• Set the right example: Culture needs to be pervasive across an organization, but it is the responsibility of the top management to set an example. Teams are far more likely to behave the way they see their leaders behaving. If you want to build a culture of cohesiveness but the leaders engaged in a bitter pitched battle with their peers, you are likely to get more of it from within your teams. Cultivate leaders to be the idol that people will follow and set the right example.
  • Not every battle is worth fighting: A majority of conflicts and clashes arise over trivial matters, and they are driven mainly by inflated egos. Every time you encounter a situation where you feel like picking up a battle, ask yourself- “Is this battle even worth my time?” You will realize that more often than not, you will walk away from a simmering yet insignificant situation with your head held high. 
  • Here is a simple way you can test yourself: the next time you get an email from a peer that annoys you and makes you want to respond instantly and escalate the matters; hold on for just five minutes. Fight that impulse to ‘get back,’ and you will soon realize that you are better off not getting bruised in that fight. 
  • Focus on your response: Several situations are beyond the control of a single individual and it is best if you realize that your response is where your 'power' is. If the situation is incredibly challenging, you may have to tweak your response multiple times before you can conquer it; people also call it 'failing until you succeed.’ As long as you can respond, you have the power. Focus on your response, not on the situation. Your response will take care of the situation.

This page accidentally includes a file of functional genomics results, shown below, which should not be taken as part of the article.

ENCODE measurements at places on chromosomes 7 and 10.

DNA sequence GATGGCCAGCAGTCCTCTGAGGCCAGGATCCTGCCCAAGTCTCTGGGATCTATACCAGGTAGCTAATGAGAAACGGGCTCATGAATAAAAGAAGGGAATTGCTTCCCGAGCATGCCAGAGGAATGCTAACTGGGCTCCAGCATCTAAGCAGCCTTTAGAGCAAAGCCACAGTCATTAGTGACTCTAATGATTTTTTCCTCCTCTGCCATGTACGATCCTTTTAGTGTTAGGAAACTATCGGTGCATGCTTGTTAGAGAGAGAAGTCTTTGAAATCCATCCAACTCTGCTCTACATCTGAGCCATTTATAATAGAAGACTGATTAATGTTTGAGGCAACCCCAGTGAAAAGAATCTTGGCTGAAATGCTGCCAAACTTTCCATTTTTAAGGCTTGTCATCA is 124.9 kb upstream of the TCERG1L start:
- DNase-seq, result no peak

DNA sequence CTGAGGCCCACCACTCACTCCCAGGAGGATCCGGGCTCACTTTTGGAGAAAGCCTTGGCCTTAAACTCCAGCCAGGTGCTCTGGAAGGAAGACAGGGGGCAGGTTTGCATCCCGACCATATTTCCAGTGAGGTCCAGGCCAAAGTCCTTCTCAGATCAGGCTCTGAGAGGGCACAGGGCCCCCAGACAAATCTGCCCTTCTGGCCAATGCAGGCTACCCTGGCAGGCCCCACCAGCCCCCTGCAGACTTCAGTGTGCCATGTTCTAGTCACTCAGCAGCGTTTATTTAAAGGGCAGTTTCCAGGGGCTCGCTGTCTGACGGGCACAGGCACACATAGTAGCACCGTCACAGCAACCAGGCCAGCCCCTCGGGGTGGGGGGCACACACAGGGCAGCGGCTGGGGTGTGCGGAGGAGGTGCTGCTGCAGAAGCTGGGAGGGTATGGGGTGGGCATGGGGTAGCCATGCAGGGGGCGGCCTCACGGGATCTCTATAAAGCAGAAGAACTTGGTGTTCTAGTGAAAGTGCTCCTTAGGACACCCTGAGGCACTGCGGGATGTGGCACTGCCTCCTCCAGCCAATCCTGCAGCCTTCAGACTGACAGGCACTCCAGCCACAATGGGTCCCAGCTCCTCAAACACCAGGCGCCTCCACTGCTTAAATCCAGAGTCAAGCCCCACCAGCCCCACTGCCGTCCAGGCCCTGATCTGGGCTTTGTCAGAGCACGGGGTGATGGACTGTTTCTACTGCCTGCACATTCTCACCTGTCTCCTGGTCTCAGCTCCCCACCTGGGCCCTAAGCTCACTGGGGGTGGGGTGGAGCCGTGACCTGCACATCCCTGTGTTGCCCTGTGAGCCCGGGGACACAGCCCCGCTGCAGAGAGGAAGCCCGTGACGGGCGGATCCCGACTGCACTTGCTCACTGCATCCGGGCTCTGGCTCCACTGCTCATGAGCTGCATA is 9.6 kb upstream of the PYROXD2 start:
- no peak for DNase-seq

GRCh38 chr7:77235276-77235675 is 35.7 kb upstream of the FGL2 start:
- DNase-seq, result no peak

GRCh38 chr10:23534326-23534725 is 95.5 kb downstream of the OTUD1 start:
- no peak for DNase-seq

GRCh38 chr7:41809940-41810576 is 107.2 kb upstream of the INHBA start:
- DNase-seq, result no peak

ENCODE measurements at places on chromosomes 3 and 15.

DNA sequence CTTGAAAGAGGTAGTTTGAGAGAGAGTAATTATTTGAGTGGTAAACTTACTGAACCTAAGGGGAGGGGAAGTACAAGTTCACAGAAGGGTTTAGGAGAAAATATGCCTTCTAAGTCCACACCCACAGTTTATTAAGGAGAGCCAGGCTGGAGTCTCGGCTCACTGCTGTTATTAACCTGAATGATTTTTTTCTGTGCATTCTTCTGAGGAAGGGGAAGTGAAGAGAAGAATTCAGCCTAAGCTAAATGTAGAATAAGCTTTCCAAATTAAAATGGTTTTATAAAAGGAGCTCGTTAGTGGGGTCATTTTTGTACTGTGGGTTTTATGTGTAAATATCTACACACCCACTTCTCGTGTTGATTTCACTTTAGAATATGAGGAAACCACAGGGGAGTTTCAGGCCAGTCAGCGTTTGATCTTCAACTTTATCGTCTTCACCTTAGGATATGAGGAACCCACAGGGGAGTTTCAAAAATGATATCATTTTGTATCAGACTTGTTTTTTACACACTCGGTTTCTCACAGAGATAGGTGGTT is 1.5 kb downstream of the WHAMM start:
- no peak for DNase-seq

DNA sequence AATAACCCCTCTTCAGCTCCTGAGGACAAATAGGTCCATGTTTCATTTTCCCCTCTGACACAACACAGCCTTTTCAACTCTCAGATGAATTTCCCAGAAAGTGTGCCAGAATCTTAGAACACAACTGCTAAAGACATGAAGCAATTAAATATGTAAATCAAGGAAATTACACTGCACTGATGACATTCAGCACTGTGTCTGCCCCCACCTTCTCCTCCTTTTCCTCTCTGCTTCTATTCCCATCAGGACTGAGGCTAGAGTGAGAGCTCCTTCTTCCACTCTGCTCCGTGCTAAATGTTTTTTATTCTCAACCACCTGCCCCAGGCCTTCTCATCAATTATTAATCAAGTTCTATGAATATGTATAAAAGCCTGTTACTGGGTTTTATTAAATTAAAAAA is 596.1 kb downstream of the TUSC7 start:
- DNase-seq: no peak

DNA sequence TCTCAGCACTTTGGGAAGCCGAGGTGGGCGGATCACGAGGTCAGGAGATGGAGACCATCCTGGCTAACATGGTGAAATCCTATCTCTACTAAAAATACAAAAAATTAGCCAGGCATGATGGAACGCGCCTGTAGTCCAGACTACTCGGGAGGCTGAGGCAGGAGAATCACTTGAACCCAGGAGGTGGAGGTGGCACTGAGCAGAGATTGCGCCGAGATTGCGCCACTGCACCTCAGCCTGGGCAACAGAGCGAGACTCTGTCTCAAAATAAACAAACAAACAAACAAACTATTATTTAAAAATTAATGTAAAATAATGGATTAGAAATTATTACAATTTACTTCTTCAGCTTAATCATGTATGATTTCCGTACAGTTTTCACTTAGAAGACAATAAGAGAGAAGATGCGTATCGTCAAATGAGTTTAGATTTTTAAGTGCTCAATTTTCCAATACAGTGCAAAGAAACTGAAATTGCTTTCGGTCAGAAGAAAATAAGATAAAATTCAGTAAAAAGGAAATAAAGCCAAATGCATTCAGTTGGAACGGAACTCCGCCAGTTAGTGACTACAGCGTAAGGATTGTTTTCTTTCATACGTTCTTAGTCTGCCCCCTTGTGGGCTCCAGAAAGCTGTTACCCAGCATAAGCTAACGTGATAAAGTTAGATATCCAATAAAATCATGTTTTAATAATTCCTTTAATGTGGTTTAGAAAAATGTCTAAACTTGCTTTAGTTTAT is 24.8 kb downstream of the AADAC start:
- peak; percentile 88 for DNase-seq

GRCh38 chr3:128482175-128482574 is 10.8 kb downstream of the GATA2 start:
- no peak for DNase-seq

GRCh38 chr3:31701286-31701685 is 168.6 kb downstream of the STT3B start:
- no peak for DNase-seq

• Celebrate Gratitude: Gratitude is amongst the most powerful tools that people can deploy to build loyalty, engagement, and raise happiness within a team or organization. Gratitude needs to be a necessary habit rather than a ‘good to have’ quality in your workplace. Regardless of whether you are an individual contributor or a leader, be profuse when it comes to appreciating and thanking people. If you are a leader who is keen on building a culture of gratitude, think about setting up a rewards system that recognizes people for being helpful towards others. Share stories of helpfulness and compassion across the organization; everyone loves a good story and wants to become a part of the next success story.

The tools and tips that shared here are based on two pillars, culture and habits, and neither of them is easy to inculcate. However, it shouldn’t take a particularly sharp business leader to determine that the cost incurred by keeping your team conflict-ridden is significantly higher than the investments made to drive cultural changes. We are living in times of incredible change; technology is changing the nature of jobs, and teams are becoming truly global. In such a scenario, we expect competition to rise, and that will lead to a rise in levels of stress as well. Savvy leaders will preempt this situation and support the holistic well-being of their team members.  

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Topics: Life @ Work, #GuestArticle